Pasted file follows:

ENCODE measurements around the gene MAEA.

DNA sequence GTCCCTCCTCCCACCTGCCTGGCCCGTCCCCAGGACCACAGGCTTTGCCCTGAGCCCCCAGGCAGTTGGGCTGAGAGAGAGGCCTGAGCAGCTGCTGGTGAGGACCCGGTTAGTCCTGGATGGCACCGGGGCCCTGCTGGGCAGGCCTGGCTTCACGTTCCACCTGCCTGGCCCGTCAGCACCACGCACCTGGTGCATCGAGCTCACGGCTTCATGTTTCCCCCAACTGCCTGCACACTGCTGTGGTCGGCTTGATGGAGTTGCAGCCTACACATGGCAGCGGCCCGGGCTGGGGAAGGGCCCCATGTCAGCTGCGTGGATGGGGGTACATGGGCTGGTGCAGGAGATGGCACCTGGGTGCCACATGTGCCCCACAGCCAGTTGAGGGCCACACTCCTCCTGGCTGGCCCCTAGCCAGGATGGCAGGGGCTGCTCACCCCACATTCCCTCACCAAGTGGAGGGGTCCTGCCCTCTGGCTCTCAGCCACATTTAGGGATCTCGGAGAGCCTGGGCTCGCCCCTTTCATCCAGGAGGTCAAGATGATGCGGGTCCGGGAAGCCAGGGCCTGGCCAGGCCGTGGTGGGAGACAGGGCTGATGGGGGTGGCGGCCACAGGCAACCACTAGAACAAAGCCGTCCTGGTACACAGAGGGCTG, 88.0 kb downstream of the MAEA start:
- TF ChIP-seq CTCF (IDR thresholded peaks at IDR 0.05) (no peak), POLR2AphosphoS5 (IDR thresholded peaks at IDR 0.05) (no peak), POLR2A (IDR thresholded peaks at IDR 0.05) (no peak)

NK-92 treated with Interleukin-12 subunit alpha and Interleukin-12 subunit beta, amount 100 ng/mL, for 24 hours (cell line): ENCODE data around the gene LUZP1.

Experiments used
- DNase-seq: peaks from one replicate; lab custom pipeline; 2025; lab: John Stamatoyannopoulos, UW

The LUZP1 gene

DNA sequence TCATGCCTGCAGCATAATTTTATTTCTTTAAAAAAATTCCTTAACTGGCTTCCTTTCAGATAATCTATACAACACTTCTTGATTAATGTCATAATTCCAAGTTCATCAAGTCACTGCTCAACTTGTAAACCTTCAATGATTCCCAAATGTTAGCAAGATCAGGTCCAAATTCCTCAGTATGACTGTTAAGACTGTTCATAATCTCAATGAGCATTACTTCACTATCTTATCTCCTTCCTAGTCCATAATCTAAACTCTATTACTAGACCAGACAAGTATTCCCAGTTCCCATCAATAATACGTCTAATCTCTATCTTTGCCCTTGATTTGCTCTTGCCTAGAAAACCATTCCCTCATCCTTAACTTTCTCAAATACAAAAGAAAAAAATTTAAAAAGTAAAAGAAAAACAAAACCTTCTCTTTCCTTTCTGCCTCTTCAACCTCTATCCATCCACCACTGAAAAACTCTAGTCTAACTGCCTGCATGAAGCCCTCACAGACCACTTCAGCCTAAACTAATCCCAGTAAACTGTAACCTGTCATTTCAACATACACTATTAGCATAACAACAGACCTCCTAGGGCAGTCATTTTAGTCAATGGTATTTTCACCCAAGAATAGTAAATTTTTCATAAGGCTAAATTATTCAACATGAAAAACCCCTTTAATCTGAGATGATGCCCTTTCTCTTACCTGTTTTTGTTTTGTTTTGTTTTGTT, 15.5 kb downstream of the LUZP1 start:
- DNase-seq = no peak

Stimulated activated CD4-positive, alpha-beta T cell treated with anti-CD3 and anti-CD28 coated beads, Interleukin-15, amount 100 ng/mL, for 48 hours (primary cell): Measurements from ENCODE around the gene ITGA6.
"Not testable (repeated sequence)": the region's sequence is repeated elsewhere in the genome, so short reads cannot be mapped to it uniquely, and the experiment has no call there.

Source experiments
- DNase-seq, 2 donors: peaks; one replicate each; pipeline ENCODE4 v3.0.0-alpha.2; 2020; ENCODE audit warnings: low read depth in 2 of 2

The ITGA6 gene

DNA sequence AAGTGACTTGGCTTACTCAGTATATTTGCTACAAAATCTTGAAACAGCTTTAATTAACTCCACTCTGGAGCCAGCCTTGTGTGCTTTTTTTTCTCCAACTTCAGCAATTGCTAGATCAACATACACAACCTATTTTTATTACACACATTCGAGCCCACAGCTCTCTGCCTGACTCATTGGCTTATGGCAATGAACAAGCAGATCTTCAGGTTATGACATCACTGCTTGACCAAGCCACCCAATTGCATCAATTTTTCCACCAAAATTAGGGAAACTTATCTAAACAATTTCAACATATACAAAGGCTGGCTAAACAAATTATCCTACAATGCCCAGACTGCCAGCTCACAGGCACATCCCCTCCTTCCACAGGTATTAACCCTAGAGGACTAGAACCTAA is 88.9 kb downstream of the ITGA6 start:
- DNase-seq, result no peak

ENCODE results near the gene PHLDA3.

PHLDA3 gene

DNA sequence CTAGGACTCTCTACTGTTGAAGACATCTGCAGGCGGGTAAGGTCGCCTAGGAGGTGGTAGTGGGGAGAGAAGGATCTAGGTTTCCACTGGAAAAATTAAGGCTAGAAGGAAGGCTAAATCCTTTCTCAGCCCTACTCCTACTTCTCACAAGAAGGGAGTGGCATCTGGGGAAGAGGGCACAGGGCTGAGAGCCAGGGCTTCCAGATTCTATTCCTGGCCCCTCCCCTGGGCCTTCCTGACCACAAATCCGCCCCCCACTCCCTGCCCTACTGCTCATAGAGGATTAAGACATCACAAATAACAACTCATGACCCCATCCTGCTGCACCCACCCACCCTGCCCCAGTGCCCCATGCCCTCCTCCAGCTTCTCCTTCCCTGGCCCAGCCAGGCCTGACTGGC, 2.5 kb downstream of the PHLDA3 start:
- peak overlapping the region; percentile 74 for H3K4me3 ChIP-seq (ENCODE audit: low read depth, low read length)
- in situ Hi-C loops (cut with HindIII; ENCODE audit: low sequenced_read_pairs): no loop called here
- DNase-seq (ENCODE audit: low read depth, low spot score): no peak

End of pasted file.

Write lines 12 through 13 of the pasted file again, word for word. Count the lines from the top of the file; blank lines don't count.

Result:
Source experiments
- DNase-seq, 2 donors: peaks; one replicate each; pipeline ENCODE4 v3.0.0-alpha.2; 2020; ENCODE audit warnings: low read depth in 2 of 2